I shall now return to the case study of the Mozambique Goans. In 2009, Pamila Gupta wrote an essay, “The Disquieting of History: Portuguese (De)colonization and Goan Migration in the Indian Ocean”, in the Journal of Asian and African Studies (44[1]: 19-47). Due to the dearth of archival and reference material, Ms. Gupta had to rely on life histories of the Goans who had migrated to Mozambique. She uses a “biographical” approach to reveal “unwritten histories and ideologies of migration.”
Ms. Gupta takes her inspiration from the anthropologist Engseng Ho, who “productively and creatively turns to other source materials such as gravestones, textiles, biographies, genealogies, legal documents, poetry, novels, and prayers.” By taking the help of the personal narratives of the Mozambique Goans, Ms. Gupta was able to bring about a ‘disquiet’ of the history of Goans living in that country.
Like the Mozambique Goans, the Canada Goans too could have offered their ‘personal histories’ to the historians. A chance is missed at a potential ‘disquiet of history’.  Since my major complain was the inadequate representation of the ‘Canada experience’ in an anthology by Canada Goans, I sincerely hope that future endeavours – by 55PGA or any body else in Canada – would include the same.
Hats off to 55PGA and to Goa 1556 for publishing this anthology in association with A Plus Publishing, Canada.

Name: Goa Masala: An Anthology of Stories by Canada Goans
Published by: Goa 1556, Saligão in association with A Plus Publishing, Canada
Price: Rs. 195/-
ISBN: 978-93-80739-04-5

(A version of this article appeared on Gomantak Times, dt: April 18, 2011)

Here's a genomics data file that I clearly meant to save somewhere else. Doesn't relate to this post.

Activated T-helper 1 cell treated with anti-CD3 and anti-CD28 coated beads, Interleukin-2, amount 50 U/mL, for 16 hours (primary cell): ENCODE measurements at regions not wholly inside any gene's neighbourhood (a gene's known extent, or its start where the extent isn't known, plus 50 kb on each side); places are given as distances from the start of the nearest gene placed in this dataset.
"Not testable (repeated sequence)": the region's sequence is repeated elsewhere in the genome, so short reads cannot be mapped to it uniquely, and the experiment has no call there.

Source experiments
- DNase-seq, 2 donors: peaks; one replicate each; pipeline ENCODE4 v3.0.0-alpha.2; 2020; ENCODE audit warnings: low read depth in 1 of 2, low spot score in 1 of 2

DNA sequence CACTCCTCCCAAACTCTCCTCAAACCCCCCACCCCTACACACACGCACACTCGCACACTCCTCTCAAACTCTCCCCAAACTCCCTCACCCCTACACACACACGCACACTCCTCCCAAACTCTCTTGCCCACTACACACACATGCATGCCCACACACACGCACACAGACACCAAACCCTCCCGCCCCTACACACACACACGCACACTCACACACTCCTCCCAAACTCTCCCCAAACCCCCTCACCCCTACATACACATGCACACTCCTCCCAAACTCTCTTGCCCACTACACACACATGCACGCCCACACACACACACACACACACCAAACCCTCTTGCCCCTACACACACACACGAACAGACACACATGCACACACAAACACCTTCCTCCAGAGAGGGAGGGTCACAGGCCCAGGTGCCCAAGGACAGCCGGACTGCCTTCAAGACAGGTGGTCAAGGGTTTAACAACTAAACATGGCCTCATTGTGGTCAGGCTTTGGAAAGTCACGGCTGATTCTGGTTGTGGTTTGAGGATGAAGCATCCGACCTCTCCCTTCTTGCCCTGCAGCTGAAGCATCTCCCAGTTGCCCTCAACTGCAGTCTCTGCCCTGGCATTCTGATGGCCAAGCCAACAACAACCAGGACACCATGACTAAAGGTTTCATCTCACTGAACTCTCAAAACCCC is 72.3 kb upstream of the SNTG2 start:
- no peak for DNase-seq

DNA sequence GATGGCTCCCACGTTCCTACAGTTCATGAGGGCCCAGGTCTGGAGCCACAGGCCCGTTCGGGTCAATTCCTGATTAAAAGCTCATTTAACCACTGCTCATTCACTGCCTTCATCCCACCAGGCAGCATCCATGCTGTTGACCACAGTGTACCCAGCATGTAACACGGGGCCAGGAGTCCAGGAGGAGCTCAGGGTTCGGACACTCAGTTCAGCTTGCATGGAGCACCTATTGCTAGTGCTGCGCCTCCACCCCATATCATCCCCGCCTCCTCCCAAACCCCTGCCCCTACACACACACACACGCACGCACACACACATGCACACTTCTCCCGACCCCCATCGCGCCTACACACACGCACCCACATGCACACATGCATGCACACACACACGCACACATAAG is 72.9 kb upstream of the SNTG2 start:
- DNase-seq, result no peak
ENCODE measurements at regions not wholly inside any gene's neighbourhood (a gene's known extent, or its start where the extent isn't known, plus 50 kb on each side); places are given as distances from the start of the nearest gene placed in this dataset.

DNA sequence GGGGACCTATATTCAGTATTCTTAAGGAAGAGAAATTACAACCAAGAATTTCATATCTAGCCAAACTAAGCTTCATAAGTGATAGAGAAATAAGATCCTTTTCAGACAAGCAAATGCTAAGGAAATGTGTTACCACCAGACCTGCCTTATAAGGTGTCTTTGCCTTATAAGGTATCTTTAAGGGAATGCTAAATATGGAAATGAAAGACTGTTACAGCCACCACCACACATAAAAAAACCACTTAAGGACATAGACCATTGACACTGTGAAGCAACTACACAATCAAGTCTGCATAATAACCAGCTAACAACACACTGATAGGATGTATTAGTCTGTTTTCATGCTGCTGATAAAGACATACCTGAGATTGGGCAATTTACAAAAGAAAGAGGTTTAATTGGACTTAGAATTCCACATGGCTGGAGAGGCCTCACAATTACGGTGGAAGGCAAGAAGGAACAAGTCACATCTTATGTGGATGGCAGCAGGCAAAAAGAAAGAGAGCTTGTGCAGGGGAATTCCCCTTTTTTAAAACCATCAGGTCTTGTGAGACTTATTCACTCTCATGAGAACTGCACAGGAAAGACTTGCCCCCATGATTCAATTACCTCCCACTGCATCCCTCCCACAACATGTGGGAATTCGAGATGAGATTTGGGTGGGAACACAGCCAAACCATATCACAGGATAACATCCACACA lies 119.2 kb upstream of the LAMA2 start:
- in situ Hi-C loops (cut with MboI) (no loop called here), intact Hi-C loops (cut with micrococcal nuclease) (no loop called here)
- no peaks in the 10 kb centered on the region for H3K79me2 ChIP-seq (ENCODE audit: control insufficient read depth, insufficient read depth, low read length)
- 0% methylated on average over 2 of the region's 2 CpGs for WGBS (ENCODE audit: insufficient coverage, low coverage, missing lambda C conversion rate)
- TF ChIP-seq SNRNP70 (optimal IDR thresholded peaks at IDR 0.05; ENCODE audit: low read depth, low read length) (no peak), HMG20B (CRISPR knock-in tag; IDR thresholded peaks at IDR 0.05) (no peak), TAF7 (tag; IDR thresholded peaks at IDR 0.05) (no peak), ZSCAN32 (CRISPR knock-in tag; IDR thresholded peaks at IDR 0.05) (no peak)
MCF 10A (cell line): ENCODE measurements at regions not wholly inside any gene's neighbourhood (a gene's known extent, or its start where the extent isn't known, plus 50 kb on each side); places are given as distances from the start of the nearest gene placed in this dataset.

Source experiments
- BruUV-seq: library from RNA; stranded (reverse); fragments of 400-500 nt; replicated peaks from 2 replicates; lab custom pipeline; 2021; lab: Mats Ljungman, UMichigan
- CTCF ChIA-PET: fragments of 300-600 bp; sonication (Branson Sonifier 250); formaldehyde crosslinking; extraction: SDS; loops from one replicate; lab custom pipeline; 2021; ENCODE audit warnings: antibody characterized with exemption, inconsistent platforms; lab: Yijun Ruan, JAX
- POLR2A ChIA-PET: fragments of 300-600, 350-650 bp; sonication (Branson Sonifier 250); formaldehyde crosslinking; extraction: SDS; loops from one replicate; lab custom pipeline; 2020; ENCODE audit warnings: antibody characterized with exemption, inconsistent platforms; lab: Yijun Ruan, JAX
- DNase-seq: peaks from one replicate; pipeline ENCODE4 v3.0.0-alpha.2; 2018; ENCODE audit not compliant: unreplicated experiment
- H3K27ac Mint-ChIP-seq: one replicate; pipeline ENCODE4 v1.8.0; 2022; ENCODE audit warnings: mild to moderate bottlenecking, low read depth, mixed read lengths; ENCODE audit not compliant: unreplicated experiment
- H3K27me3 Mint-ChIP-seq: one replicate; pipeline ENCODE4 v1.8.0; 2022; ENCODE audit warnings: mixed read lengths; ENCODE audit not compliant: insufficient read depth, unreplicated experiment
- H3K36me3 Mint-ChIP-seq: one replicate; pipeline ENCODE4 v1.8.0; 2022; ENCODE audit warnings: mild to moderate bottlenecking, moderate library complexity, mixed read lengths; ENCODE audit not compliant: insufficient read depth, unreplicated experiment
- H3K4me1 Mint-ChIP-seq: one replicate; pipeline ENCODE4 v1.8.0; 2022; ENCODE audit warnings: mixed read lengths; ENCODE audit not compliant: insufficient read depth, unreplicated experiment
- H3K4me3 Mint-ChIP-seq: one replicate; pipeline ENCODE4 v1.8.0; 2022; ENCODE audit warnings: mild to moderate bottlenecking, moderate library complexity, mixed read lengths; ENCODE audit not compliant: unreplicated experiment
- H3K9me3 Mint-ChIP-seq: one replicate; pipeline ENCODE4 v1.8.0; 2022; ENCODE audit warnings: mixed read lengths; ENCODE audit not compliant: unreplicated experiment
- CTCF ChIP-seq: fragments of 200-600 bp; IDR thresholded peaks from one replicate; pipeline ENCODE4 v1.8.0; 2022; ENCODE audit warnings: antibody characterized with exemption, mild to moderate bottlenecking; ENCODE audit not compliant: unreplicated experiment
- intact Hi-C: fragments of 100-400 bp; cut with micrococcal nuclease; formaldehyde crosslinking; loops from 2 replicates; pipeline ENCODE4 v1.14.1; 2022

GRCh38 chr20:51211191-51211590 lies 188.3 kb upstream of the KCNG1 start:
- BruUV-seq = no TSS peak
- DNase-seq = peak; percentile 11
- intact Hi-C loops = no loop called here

4 comments:

  1. Dale, Thanks sincerely for taking the time to do this review. Reviews
    are important if Goa books are to get the attention they deserve, and
    we have so few reviews happening.

    I agree with some of your comments, but over others feel that for
    every viewpoint we can find an equally convincing and opposite point
    of view.

    When the chance came up to republish 'Goa Masala' in Goa, I seized it
    with both hands, for a number of reasons. On behalf of Goa,1556, I can
    say that it is one of our better books which I am proud to be
    associated with. The feedback we got here was heart-warming; even my
    kids (12 and 7 years old) enjoyed many of the stories, which I
    converted into bedtime tales for them while surreptitiously
    proof-reading the text!

    Dan Driscoll himself volunteered to do a reading from the book, and
    his views are online here
    [http://www.megavideo.com/?v=FR9ENQ5P] Contd...

    ReplyDelete
  2. On 18 April 2011 23:48, dale luis menezes wrote:

    > In the recent years it seems that the Goan diaspora
    > is speaking out. This is evident from the fact that a
    > number of books have been published which deal
    > with the history of Goan migration, the causes of
    > such a migration and the experience(s) resulting
    > from settling in a foreign land. These books have

    The diaspora has long been writing about its experiences. The Goan
    Voice, as Eddie Fernandes reminds us, was a newspaper (weekly?)
    published in Kenya (if I got it right). People like JB Pinto of
    Saligao has written a book on Goan migration in the early 1960s. The
    Goa Today, in its earlier Lambert Mascarenhas avatar (prior to its
    being bought over by the Salgaocars) was very much of a diaspora Goa
    networking voice.

    Now, that voice is being heard back in Goa. Partly due to the Net,
    also because the barriers to publishing books are far fewer than
    earlier (thanks to computerised typesetting, lower costs, better
    printing options including in India). Also the setting up of the NRI
    Commission in Goa, after lobbying by expats, who were, in part, linked
    up by channels like Goanet.

    > a decent ‘visibility’ in the various bookstores in
    > Goa as well as on the internet.

    Actually, no! We're struggling to get noticed here. Maybe one or two
    of the bigger bookshops in Panjim and Margao have noticed this work.
    But ask any author or publisher how difficult it is to get "visible"
    even in Goa itself.

    > Most of the writers (including some who were
    > coerced to write) in this anthology have
    > immigrated to Canada from Africa and rather